Tough law still relevant

Tough law still relevant

EDITORIAL

It is a necessity for a law that permits the detention and supervision of persons, without them being charged in court, to be examined in Parliament periodically.

The public must be satisfied that the law is not being misused, that safeguards against abuse are in place, that those safeguards are actually used, and that the job of ensuring the safeguards falls on those who are impartial and who function independently of those implementing the law.

Protecting the innocent being as much a duty of justice as prosecuting the guilty, the public interest is best served when the need for that law is discussed and debated thoroughly. Parliament this week upheld the best traditions of public interest when it passed, but only after robust discussion, the Criminal Law (Temporary Provisions) Act (CLTPA).

The use of this Act, most recently against four suspected football match-fixers, occasioned some disquiet, but Second Minister for Home Affairs S. Iswaran replied that syndicated crimes such as this one are a genuine threat to public order.

The larger point was whether using the law continued to be justified long after the lawless times in the mid-1950s when it had been enacted. Although the law-and-order situation has improved vastly since then, it is reasonable to argue that this happy state of affairs is itself a result of the deterrent capability of laws, including the CLTPA.

Also, improvements notwithstanding, the pernicious activities of gangsters, drug traffickers and loan sharks have not been eradicated, making it important for the authorities to have recourse to legislation that can deter hardened criminals.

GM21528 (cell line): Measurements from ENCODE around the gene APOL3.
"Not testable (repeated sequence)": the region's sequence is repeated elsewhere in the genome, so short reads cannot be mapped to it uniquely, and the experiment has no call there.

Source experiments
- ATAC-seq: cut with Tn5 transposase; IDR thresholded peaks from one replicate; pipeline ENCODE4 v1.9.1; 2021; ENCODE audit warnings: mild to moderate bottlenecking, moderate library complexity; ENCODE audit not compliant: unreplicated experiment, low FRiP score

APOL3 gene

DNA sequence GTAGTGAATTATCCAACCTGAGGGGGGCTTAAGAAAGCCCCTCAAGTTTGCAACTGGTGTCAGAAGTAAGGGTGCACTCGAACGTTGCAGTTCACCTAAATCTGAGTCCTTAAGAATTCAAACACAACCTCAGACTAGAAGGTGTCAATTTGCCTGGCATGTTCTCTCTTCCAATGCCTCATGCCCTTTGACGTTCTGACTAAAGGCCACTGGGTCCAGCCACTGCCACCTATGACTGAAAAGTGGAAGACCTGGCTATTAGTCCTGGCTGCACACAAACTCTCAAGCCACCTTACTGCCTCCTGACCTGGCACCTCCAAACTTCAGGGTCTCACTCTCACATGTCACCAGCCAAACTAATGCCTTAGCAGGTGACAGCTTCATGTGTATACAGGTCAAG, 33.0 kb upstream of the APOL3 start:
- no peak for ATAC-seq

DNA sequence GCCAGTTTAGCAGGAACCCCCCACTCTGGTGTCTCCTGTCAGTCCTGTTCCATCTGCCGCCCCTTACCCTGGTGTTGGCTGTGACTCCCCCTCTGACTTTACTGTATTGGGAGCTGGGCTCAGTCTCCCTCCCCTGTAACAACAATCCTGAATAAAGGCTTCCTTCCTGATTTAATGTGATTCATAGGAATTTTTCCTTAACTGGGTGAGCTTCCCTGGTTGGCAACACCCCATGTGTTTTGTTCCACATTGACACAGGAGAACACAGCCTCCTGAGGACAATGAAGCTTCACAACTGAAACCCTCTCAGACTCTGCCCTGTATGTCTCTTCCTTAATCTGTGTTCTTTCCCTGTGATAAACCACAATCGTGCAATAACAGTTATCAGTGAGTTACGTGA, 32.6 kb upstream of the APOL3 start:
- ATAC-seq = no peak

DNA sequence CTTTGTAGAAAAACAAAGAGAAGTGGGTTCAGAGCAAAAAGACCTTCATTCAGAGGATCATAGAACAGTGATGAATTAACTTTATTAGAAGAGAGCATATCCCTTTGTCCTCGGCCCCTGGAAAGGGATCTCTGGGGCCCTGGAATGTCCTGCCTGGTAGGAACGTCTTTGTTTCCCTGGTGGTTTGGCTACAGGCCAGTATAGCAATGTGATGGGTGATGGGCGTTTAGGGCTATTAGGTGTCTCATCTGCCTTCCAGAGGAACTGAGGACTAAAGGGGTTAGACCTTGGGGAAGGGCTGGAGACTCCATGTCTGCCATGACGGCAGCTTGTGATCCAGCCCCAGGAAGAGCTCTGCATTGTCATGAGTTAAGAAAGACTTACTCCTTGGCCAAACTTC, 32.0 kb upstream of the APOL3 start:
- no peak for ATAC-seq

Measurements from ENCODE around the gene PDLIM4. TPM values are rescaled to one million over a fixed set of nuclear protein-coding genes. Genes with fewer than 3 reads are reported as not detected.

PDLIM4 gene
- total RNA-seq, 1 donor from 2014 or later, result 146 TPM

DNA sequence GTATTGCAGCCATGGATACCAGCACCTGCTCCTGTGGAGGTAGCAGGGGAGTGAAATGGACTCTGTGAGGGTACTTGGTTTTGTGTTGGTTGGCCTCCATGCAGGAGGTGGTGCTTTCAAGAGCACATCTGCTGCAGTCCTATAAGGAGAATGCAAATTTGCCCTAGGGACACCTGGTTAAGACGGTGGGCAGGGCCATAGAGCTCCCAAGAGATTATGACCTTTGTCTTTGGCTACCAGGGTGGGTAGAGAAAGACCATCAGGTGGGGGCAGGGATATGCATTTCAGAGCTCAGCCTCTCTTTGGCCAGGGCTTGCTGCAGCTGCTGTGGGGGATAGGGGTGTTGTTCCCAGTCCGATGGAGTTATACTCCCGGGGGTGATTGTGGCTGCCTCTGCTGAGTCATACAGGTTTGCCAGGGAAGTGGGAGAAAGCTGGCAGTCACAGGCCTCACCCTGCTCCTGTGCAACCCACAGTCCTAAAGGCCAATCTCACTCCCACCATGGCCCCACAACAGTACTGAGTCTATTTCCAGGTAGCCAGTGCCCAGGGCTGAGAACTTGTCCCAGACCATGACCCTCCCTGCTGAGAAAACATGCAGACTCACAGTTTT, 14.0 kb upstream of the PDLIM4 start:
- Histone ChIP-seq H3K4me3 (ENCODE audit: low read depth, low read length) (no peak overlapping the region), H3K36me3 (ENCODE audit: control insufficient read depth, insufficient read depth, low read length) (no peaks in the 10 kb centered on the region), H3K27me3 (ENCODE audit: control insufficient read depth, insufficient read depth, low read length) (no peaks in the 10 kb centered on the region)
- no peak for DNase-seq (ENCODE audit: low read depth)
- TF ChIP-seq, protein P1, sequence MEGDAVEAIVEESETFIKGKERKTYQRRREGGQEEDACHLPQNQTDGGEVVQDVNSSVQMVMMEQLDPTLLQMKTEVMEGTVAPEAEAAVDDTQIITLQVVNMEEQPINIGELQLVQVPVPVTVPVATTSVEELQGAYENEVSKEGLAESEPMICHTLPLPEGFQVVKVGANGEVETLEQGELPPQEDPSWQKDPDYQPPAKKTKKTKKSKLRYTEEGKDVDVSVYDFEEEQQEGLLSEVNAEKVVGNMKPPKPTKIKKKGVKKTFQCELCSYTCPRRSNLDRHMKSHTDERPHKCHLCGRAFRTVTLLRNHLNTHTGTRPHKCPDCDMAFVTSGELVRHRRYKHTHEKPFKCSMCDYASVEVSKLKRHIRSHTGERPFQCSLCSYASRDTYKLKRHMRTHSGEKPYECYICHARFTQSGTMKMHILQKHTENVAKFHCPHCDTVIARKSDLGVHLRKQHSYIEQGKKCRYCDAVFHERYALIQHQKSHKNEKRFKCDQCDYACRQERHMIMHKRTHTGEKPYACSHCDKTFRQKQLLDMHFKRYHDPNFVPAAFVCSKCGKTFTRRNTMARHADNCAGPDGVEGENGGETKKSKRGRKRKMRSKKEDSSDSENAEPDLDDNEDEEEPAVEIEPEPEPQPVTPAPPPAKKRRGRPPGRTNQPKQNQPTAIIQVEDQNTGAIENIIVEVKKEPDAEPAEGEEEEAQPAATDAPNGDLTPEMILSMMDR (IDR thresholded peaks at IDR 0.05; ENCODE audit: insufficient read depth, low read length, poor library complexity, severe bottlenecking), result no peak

A critically important factor is that charging criminals in court, which is the Government's preferred course of action, depends on the willingness of witnesses to testify against the accused. Since criminals such as gangsters thrive on the public fear of reprisals, the CLTPA is necessary to ensure that they do not benefit from a culture of impunity.

Malaysia's experience is instructive. The repeal of its Emergency Ordinance in 2011 was followed by such a spike in violent crime that it has found it necessary to restore detention provisions in its laws.

The elaborate precautions taken against abuse in the administration of the CLTPA should set hearts at rest. The more regular release of detention statistics, promised in the House, will help.

In the final analysis, though, the very fact that the Act is temporary - being dependent on parliamentary renewal every five years - is a safeguard of the highest order. Parliamentary scrutiny obliges the authorities to show why they are justified in using a powerful law, instead of becoming dependent on it out of habit.


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